Human serum albumin—a blood protein—has been added to genetically modified brown rice by researchers in a new study conducted at the Yang He and Daichang Yang at Wuhan University in China, and published in the recent issue of Proceedings of the National Academy of Science.
Recombinant HSA proteins were introduced into the brown rice using Agrobacterium (a Gram-negative bacteria known for its ability to transfer DNA to other cells and plants) and wound up with nine plant species that could breed the GMO rice containing the blood protein. Test subjects with liver damage showed improved results after being fed the rice, confirming that the HSA was effectively present and capable of being extracted in "an efficient manner," resulting in nearly half of the plant's protein creating 2.75 grams of HSA from one kilogram of rice.
The human liver naturally produces HSA, but people can require more in the case of some fairly serious conditions. Including creating human blood plasma, HSA is used in managing cirrhosis of the liver, hemorrhagic shock, burn treatment, and it is found in a number of drug and vaccine tests.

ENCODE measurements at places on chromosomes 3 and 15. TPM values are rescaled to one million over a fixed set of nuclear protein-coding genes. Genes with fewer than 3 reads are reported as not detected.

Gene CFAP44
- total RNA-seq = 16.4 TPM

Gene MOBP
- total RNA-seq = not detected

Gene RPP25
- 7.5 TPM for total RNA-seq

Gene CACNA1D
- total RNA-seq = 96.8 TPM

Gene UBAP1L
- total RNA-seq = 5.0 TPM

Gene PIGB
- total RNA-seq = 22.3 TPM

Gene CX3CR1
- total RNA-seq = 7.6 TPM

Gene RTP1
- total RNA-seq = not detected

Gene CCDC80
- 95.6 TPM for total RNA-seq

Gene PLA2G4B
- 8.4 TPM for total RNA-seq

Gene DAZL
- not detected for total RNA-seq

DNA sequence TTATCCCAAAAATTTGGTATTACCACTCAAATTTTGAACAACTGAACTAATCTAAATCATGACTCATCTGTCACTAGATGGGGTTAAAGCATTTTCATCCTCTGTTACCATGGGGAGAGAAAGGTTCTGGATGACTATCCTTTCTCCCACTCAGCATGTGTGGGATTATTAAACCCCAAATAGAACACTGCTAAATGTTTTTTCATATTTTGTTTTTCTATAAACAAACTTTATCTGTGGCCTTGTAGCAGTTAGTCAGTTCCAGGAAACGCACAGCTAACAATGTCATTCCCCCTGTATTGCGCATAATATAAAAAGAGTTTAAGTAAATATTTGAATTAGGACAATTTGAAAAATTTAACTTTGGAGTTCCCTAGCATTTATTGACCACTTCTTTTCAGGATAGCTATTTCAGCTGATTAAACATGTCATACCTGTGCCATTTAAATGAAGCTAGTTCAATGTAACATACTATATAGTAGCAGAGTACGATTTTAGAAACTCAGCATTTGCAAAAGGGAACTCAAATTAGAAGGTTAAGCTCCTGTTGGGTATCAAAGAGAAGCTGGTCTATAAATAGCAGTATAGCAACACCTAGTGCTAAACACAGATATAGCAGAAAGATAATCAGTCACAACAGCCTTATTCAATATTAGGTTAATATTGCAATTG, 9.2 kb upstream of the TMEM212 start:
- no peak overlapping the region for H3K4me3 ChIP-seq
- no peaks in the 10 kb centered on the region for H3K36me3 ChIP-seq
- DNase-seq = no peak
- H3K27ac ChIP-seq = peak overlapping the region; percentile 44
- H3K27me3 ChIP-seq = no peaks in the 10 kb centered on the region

The cost-effective, easily stored GMO rice grains containing the important blood protein may help with the worldwide shortages of human plasma, cites the researchers who have been looking for ways to create an artificial supply of HSA; current usage around the world tops 500 tons per year. Other plants, including potatoes and tobacco leaves were thought to be potential sources for HSA, as was genetically engineered mouse milk; but none were as efficient or effective as the rice, states the researchers.
Chinese researchers are also working on altering the DNA of cows so that they will produce a milk more closely resembling human breast milk.
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